Proteins are the nano-machines that Nature uses to perform most of the processes critical for the metabolism in cells. One of the key goals of life and physical sciences revolves around understanding the structural and dynamic properties of the native, transition, intermediate, and denatured states of proteins. The denaturation transition – defined as the transition of proteins from their specific native functional state to the unfolded inoperative state – is of particular interest, as it is defining the boundaries of stability and functionality of the phase diagram of proteins.
Internal subnanosecond timescale motions are also key for protein folding – without these proteins could not even fold in their native structure. Furthermore, they are extremely sensitive to the amount and nature of the solvent surrounding the protein surface i.e. both the amplitude and rate of these dynamics can be greatly reduced when proteins are embedded in sugar-glass matrices.
Although science knows that these fast fluctuations guide protein conformational changes, their role for protein stability and unfolding still remains elusive.
The results of a novel study conducted at the Institut Laue-Langevin (ILL), through a collaboration between the CNRS' Laboratoire de Biochimie Théorique (France), the Universities of Perugia, Pisa and Verona (Italy) and the CNR (Italy), gave a renewed picture of the Lindemann criterion. When conducting elastic neutron scattering experiments, researchers found a common scaling toward a constant value for the local fluctuations of a model protein in different environments, when approaching the unfolding temperature.
Using the state-of-the-art instruments at ILL, namely the wide-Q range backscattering spectrometer IN13, the researchers conducted elastic incoherent neutron scattering experiments on the lysozyme protein, chicken egg-white lysozyme (CEWL) in the presence of different perdeurated matrices (D20, glycerol, and glucose). This allowed them to study the model protein's sub-nanosecond timescale dynamics in correspondence with the unfolding transition.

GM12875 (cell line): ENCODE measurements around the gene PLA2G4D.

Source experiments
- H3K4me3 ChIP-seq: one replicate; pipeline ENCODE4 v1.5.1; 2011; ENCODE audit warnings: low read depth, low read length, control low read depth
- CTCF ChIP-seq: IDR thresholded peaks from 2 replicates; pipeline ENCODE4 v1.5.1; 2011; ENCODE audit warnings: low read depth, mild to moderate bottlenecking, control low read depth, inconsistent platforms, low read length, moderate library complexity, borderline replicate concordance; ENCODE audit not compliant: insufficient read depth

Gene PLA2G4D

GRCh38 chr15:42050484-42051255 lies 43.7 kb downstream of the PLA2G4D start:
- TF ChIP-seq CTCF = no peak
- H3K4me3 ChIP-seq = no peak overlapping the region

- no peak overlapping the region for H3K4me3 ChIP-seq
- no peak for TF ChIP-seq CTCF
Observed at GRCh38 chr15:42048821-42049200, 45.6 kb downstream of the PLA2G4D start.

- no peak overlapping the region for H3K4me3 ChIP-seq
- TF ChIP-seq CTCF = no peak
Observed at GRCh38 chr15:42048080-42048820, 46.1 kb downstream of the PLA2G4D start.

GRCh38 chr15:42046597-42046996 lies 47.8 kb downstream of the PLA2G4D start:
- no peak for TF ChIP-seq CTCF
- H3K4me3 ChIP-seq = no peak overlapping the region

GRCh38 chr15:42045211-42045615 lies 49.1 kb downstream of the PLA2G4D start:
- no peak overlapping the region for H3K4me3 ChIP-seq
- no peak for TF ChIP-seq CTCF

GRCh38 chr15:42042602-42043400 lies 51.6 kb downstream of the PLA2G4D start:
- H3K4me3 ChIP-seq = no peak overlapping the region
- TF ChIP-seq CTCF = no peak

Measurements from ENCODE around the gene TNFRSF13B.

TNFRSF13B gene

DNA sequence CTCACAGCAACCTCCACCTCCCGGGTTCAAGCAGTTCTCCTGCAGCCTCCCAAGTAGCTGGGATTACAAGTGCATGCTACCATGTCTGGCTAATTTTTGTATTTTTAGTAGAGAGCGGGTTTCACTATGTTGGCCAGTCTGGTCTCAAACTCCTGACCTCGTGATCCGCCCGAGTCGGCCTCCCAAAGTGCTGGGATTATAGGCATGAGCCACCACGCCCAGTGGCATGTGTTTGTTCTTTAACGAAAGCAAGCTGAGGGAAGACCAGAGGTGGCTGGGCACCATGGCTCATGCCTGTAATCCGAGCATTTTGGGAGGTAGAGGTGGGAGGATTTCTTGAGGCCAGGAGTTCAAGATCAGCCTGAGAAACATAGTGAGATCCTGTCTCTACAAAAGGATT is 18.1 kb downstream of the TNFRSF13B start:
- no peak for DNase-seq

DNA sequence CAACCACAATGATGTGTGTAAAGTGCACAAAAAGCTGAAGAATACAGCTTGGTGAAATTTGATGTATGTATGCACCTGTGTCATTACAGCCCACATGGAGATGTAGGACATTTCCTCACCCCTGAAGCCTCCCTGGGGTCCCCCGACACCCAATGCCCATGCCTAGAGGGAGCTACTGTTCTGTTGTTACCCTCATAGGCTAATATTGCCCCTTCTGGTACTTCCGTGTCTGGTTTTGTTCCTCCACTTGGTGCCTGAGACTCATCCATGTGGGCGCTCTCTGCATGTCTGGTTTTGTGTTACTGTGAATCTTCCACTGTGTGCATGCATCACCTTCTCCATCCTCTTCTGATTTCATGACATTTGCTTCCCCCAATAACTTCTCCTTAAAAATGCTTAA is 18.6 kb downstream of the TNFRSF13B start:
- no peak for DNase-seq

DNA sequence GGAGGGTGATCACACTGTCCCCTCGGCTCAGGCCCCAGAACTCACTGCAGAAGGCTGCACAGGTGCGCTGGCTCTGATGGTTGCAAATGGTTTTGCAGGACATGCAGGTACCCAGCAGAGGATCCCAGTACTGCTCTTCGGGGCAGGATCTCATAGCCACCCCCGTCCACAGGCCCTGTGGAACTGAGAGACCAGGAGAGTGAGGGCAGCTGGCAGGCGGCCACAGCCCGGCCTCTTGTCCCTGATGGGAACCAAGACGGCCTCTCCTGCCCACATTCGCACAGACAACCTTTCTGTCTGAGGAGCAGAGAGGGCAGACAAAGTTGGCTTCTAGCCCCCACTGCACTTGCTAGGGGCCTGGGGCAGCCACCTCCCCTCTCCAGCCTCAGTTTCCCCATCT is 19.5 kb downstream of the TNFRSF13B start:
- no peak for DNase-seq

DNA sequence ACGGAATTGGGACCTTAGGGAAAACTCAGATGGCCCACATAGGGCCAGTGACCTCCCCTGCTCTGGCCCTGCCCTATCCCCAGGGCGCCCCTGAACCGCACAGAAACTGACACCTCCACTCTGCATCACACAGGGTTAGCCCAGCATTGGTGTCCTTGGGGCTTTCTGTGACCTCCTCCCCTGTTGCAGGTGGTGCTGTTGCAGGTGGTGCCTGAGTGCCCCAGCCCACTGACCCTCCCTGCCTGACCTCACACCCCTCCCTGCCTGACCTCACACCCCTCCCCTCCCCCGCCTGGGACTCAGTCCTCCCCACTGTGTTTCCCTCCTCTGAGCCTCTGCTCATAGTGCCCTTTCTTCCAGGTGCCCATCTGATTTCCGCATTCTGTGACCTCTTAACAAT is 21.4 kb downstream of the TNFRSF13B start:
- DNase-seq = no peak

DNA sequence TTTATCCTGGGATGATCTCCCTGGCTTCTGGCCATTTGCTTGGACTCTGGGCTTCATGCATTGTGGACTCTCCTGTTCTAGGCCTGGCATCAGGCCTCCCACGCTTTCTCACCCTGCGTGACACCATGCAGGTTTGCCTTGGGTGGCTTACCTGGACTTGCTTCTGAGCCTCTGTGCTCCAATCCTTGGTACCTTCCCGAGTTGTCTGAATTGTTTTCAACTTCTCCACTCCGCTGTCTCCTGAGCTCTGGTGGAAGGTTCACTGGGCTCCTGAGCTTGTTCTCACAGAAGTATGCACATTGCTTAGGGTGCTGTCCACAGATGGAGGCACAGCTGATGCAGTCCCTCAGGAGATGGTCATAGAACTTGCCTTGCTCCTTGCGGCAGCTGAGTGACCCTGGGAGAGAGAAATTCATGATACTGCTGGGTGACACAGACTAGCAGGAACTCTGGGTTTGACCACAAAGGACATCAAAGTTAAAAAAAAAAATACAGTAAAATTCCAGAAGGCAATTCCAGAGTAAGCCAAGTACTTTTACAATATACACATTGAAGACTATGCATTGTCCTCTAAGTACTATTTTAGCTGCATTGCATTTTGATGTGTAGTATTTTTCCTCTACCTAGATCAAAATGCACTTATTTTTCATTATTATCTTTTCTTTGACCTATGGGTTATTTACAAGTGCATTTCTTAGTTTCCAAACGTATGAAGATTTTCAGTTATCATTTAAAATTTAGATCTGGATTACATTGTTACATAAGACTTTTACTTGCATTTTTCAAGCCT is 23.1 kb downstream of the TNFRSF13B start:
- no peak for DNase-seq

This experimental technique is highly sensitive to the motions of hydrogen atoms, and suitable for exploring protein motions on a pico to nano timescale. It yields precise quantitative measurements of the amplitude of protein internal motions in terms of the hydrogen mean-square displacements (MSD).
By combining elastic incoherent neutron scattering and advanced molecular dynamics simulations, they showed that, although different solvents modify the protein melting temperature, a unique dynamical regime is attained when close to thermal unfolding in all solvents tested.
This is reminiscent of the famous Lindemann criterion introduced in 1910, where F.A. Lindemann developed a practical criterion to predict the melting temperature of crystals. Furthermore, the analogy between melting of inorganic crystals and native biomolecules suggests that these seemingly very different systems may share behaviour in corresponding phase transitions.
The common scaling for the protein MSD at melting point not only sheds light on the relationship between protein flexibility and stability, but also opens the possibility to predict protein unfolding in special environments (e.g. the cell interior) by following thermal, local fluctuations.
The criterion they propose can also be applied to investigate the temperature range where micro-organisms thrive e.g. at extreme temperature and pressure conditions in the deep sea or even in space.
This research potentially lays the foundation for a deeper understanding of the folding and unfolding of proteins, which are crucial processes in the metabolism of cells, regulation of biological activity and targeting of proteins to different cellular locations.
Additionally, understanding the functions of protein dynamic is key for biotechnology and pharmaceutical industries, where therapeutic principles based on proteins are worth approximately $30 billion in the US market alone.
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Marina Katava et al. Critical structural fluctuations of proteins upon thermal unfolding challenge the Lindemann criterion, Proceedings of the National Academy of Sciences (2017). DOI: 10.1073/pnas.1707357114